Deeply engaged customers demonstrate more brand loyalty, less price sensitivity, shorter resell cycles, and a greater likelihood of recommending the brand to their friends and colleagues. Those are the motivators behind Gallup's observation that deeply engaged customers provide an almost 25% "premium in terms of share of wallet, profitability, revenue and relationship growth over the average customer."

These survey respondents carry weight because 60% said they earn at least a 3-to-1 Return on Investment through their events. More than a quarter of respondents (27%) earned ROI of 5-to-1 or greater. They know, at least intuitively, what Joshua Foer, a freelance journalist and champion memory competitor said, "We remember when we pay attention. We remember when we are deeply engaged." Learn more about Event ROI

What are you changing in your events to deeply engage customers based on more personal, relevant interaction? Is event consistency driving more attendees to participate less frequently? This infographic will help guide your questions.

To read full peer insights from marketing executives, download our free Driving Event ROI guide.

View original post on GES

Speaking from Experience: Exhibitor Tips

Let's do a show! If only it was that easy. Exhibiting at any event requires a good bit of planning and forethought. Of course, you need to focus on the message you'll be delivering, develop a booth and collateral that delivers that message, and possibly even create new demos (we'll have a post on that later), but there are plenty of other details that you need to pay attention to in order to make the show a success. We wanted to share some tactical tips we've learned (through success and failure) that will help you and your team get the most out of exhibiting.

  • Mark your calendar to take advantage of early bird pricing for exhibitor materials and services. It can save you some big money. Ship or bring other supplies like trash cans, power strips, and extension cords with your booth rather than renting them from the show vendor.

Continue reading

Speaking From Experience: Event Attendance Tips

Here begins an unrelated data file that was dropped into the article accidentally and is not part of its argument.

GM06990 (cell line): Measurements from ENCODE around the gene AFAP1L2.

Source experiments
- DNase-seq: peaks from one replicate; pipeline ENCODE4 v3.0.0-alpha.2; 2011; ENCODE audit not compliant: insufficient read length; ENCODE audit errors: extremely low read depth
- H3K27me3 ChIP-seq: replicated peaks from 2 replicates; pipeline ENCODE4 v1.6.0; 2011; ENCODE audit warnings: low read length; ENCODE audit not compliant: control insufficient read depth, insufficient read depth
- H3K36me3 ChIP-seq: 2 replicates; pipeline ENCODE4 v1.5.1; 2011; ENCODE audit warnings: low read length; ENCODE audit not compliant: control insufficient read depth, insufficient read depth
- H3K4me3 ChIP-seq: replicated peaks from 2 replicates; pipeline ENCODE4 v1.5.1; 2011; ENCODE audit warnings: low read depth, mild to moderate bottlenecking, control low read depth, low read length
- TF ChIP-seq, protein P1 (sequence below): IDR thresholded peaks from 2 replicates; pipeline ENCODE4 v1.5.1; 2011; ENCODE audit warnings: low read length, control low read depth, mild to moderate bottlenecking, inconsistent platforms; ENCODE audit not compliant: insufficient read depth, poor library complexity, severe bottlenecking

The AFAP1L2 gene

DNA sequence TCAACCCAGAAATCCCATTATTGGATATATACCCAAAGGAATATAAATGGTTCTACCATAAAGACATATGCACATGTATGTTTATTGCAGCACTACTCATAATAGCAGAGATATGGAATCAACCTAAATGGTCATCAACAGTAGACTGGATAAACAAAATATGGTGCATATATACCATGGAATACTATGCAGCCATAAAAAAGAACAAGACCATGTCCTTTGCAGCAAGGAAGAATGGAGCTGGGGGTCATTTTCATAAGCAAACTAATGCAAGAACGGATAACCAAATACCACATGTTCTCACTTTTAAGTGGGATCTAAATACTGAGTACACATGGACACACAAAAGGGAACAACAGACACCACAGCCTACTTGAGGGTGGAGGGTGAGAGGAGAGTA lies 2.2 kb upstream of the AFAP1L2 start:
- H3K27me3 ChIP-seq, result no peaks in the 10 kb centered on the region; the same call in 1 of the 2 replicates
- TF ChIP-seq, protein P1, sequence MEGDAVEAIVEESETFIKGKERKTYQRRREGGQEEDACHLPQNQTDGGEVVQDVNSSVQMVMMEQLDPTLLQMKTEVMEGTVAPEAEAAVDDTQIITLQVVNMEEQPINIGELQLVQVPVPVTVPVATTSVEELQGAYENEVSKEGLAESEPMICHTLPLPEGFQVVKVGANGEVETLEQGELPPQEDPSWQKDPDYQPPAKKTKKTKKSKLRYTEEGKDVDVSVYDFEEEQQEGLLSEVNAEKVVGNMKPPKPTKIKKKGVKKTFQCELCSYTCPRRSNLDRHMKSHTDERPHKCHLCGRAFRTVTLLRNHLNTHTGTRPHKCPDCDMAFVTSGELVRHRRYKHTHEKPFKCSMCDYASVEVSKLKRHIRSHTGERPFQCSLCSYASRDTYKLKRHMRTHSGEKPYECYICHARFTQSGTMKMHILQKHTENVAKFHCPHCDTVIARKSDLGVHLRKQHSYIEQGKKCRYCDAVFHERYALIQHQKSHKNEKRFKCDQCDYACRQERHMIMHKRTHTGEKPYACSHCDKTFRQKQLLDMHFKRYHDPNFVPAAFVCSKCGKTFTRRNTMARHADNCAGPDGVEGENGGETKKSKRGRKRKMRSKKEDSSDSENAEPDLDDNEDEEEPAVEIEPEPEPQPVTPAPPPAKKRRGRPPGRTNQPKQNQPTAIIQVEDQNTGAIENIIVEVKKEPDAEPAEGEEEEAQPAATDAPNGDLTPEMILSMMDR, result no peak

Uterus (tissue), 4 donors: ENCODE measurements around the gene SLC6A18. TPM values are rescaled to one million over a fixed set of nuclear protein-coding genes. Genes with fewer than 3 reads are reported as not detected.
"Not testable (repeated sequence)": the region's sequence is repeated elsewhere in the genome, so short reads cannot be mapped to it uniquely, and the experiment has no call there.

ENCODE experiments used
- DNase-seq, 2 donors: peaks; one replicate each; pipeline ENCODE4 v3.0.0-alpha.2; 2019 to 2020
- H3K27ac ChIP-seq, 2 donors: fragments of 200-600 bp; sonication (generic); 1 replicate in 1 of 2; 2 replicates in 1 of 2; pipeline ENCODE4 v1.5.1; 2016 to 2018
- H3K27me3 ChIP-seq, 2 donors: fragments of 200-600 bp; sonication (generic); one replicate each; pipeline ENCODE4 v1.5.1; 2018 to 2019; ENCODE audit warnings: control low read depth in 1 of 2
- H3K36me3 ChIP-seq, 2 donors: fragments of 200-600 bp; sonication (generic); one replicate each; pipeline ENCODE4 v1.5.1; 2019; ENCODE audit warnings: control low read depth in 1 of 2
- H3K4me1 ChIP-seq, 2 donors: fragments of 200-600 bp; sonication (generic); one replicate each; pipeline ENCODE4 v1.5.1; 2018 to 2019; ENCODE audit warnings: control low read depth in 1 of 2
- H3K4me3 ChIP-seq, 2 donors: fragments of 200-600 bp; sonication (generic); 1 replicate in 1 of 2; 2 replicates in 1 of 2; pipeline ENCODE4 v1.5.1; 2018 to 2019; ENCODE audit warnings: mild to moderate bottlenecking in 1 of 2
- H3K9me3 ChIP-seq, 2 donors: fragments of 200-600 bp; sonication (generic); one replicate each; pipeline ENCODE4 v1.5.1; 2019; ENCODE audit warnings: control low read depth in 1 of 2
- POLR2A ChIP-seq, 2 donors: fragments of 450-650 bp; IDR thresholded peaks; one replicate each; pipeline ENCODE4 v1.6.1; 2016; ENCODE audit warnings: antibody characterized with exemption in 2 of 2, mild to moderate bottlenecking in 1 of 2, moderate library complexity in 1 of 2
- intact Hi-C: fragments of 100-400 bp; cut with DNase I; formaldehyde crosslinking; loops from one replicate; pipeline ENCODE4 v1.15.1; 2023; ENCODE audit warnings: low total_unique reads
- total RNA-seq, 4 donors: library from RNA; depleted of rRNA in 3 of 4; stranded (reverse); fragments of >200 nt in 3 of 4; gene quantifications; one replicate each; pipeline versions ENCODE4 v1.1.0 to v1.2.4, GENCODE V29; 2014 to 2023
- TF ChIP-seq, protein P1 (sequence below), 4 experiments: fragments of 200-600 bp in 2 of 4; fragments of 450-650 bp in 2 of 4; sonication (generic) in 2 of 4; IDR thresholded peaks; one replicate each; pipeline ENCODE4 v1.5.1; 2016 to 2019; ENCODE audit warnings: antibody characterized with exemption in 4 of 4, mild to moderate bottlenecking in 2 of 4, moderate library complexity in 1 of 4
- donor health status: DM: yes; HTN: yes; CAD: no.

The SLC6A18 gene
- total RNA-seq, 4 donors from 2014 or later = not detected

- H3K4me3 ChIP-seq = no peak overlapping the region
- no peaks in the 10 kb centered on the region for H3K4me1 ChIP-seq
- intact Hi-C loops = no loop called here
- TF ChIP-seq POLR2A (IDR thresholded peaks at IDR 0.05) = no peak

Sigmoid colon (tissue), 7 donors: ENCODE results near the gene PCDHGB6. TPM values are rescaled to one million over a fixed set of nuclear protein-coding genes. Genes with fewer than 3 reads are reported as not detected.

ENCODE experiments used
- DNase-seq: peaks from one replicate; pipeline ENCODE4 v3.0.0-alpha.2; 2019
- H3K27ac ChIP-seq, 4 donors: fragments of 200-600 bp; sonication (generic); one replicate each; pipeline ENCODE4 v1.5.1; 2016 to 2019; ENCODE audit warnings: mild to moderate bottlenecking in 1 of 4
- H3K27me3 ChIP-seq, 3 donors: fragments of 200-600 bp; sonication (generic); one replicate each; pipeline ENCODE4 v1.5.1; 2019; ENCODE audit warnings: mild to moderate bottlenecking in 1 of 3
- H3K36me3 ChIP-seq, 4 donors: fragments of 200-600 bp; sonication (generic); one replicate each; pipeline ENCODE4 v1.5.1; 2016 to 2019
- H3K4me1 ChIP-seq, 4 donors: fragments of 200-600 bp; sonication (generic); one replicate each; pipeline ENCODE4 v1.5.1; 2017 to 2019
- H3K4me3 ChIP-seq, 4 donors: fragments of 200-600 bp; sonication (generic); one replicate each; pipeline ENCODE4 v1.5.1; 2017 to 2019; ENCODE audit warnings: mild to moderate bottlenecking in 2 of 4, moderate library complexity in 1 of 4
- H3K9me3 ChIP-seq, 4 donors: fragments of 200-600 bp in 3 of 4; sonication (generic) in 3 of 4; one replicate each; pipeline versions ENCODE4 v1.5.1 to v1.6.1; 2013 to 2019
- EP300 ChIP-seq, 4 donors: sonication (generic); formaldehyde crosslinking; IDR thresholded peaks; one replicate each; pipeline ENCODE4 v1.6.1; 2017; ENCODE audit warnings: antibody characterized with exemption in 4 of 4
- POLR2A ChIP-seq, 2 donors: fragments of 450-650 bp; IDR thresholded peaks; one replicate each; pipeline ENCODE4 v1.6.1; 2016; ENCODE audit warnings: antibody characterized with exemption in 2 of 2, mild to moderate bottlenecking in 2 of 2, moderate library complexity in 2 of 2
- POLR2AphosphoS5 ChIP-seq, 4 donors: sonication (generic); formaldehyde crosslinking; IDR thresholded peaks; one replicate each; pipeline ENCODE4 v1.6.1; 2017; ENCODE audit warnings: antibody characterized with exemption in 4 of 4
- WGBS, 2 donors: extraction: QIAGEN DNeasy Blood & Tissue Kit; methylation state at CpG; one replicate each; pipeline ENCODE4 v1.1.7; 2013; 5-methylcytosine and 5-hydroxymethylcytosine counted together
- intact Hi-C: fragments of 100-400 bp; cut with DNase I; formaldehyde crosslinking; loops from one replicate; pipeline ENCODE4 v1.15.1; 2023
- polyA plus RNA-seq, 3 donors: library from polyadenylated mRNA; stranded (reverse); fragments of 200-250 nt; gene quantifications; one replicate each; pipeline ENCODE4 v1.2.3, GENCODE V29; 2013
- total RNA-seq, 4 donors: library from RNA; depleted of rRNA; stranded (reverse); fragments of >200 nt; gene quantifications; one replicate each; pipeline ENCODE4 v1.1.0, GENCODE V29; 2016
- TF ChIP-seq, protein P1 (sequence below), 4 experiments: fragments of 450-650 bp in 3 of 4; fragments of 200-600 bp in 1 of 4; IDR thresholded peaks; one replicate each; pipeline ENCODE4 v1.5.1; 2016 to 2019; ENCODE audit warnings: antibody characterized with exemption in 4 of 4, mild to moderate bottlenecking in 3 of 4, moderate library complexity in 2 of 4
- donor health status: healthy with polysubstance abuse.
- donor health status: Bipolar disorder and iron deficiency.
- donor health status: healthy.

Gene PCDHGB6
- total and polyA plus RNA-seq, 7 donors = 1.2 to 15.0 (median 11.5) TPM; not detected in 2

In a new series here on GovEvents, we'd like to share some of the best tips and tricks we've found in navigating the world of events. From attending to exhibiting, we hope our tips (some discovered through missteps) will help you get the most out of events. In today's post, we'll focus on tips for attending events.

  • Go in with a plan - look at the agenda and exhibitor list the week before the event and take some time to plan out your time there. Block sessions you want to attend into your calendar and make notes on the booths you want to see. Make sure you build in time to check emails or grab coffee with people you meet. Doing this a week out also gives you time to confer with colleagues. If others are attending how do you best divide and conquer? If you are going alone, are there sessions or companies they'd like you to see while you are there. Jot down questions you want to make sure you get answered while there.

Continue reading

Defining the Value of Face to Face Events


As we emerge from government fiscal year-end and start planning for calendar year 2015, it is a good time to look at how to budget for (or use budget already allocated to) face-to-face events. Whether you are planning events or looking to attend, the ROI of these events is critical.

Amidst reports of travel budgets being cut and general tightening of overhead budgets, there is a lot of optimism for real-time events. Earlier this year, EXHIBITOR Magazine surveyed professionals in the event industry (across all sectors, not just government). Overall, the survey found that 77% said trade show budgets had increased or stayed the same over the past year. Continue reading